Nicki Minaj built up attention on the mixtape circuit all year long and was being hailed as the best new rap talent long before “Pink Friday” finally dropped. “Friday” is a bit dissapointing in many aspects; I admit I’ve always felt Nicki to be a bit over-rated in many ways, but I do concede she has a real talent and a unique personality. Her verse on “Monster” is pretty undeniable in terms of hyperactive id and larger than life tongue-twisters. “Friday” did provide a few solid tracks and a few excellent verses.

Nas and Damian Marley: Distant Relatives” is probably the best hip hop reggae fusion album I’ve ever heard, not counting some of the best moments off of the Talib Kweli or Mos Def reggae dub records. Nas is one of the best veteran rappers in the genre today when he’s truly on, which he is for several tracks on this one.

Drake beat Nicki to the punch in releasing a thoroughly hyped, internet chattered debut with “Thank Me Later.” There are some really fun songs on the album: “Unforgettable” which provides us with a feature from Young Jeezy (which is his best moment of the year, closely followed by his mixtape appropriation of ‘Ye’s “Power” as “Powder”), “Lights Out!” which features a great rapport with Jay Z, “Over,” and “Fireworks” to name a few.

My biggest dissapointment this year was the delay of Lupe Fiasco‘s new record, “Lasers.” I’ve been waiting for a new Lupe record since “The Cool,” an album that I consider not only one of the best hip hop records ever but simply one of the best albums ever. Lupe is an excellent rhymer with the best substance of any rapper anywhere approaching mainstream– hell even from  the underground. The word was that “Lasers” was finished back in the spring and it kept getting delayed; Atlantic has yet to release it for whatever reason. There was even a protest in front of Atlantic’s office back in October demanding its release (!) and a widely circulated internet petition for the same purpose. Anyway, we did get a few singles- “I’m Beamin” and “The Show Goes On” as well as the “Enemy of the State” mixtape, and it looks like the full studio record will finally see the light of day in early spring next year.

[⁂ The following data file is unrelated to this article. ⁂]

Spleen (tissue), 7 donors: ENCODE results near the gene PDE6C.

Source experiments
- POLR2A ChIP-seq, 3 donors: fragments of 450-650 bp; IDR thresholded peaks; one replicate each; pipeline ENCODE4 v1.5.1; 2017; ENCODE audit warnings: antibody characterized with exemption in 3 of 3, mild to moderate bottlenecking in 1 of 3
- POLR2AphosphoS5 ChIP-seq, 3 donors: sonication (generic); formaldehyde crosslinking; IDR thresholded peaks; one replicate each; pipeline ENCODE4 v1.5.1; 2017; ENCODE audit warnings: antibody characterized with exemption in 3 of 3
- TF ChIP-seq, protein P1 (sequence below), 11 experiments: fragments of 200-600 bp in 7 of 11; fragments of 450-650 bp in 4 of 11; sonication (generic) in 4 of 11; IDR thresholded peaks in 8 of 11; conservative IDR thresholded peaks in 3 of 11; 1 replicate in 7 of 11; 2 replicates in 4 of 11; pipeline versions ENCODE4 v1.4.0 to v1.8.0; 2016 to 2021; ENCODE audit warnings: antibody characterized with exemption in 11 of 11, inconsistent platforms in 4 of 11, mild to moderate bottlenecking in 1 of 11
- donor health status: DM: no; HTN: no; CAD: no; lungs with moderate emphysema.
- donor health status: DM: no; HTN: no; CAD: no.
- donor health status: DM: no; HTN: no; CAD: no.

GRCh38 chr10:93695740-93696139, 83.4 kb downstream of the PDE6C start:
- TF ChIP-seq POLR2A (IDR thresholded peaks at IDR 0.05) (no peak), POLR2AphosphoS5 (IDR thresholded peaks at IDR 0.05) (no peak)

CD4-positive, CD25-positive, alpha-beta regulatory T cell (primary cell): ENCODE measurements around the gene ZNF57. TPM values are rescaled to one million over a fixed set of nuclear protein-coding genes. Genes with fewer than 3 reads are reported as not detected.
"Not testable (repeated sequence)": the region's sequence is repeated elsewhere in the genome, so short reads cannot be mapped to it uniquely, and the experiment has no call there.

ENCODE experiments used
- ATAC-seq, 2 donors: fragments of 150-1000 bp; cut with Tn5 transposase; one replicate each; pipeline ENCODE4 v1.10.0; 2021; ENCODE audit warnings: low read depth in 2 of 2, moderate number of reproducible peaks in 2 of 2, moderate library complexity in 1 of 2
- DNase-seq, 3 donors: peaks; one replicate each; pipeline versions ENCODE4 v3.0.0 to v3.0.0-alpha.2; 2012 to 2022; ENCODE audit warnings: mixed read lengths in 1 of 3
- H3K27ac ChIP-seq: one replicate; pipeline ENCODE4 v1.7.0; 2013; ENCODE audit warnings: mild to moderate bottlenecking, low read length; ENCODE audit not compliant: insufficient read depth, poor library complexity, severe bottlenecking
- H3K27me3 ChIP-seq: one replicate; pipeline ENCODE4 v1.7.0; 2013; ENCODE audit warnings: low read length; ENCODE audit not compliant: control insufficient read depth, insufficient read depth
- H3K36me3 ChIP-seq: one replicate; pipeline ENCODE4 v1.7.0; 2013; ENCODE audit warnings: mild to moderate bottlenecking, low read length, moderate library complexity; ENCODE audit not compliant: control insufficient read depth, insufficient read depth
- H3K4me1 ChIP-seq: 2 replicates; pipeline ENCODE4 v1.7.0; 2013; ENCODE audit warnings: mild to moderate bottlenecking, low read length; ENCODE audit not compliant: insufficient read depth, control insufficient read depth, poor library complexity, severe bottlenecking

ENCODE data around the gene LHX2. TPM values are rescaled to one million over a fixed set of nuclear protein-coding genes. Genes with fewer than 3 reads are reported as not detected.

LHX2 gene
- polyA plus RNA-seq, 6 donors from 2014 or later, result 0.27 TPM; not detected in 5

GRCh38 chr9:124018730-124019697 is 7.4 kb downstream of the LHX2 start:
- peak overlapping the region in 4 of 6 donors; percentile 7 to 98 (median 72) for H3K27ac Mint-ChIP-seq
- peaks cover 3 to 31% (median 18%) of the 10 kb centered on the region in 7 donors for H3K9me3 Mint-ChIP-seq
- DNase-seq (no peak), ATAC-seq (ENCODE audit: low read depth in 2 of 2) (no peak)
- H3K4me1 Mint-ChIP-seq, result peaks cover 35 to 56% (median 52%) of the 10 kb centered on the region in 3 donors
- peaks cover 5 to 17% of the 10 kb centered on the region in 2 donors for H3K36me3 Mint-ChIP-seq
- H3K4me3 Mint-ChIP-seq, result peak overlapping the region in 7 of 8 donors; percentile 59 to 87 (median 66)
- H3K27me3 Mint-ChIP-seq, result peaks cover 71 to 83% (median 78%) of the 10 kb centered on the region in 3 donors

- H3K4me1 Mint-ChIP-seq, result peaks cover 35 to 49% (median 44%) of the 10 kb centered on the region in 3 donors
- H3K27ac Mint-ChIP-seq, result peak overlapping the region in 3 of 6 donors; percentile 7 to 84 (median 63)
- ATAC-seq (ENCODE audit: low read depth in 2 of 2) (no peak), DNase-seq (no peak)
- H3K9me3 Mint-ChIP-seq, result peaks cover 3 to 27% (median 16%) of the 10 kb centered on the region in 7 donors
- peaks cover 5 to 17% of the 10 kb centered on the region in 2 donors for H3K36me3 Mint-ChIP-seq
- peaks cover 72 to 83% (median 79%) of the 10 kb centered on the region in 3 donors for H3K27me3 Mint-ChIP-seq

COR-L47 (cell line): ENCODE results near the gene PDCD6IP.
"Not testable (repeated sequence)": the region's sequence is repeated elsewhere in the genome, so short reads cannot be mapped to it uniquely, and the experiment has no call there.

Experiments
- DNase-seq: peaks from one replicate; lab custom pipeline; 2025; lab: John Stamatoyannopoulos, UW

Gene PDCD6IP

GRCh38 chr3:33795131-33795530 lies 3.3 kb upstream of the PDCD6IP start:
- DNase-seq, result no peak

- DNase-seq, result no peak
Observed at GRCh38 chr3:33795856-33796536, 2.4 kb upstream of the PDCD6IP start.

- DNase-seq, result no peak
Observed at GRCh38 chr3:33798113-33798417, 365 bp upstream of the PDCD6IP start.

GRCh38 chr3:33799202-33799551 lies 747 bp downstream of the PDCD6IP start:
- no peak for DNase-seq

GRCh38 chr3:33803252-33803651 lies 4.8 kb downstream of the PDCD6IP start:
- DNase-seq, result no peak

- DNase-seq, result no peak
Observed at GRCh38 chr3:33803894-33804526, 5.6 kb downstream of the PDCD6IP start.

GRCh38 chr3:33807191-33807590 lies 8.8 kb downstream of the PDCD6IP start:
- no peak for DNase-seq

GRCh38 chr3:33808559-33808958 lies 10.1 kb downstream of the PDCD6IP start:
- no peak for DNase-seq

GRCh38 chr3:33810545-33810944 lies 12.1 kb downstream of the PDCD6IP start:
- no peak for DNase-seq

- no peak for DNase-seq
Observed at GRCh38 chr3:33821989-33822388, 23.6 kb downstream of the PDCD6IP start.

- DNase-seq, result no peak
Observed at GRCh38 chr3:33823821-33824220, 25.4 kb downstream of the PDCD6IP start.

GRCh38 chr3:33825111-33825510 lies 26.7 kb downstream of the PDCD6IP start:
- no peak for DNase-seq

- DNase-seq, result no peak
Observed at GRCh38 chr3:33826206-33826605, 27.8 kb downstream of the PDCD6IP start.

I really dug B. Dolan‘s “Fallen House Sunken Ship” record as well, a few of its tracks are jaw-dropping (one of which I’ll go into detail on in my singles list) and I look forward to hearing more from him in the future.

Ice Cube is yet another formative hip hop figure still capable of making genuine music into middle age and his “I Am the West” is his best work in a very long time and the best west coast rap record in general that I’ve heard in a number of years.

Erykah Badu is really more soul and R&B than hip hop, but hip hop is a substantial informing vibe to her work so its worth mentioning her pretty great (but not as great as its predecessor) “New Amerykah pt. II,” specifically the fantastic “Window Seat.”

Well, hopefully any hip hop heads reading notice at least one major omission, a major hip hop album not discussed here which makes my list of best albums of the year but I won’t specifically mention it yet!

More to come.


One Response to “Hip Hop in 2010”

  1. […] mentioned in my hip hop in 2010 article that only one hip hop album made the cut for my top ten albums of 2010, despite some strong […]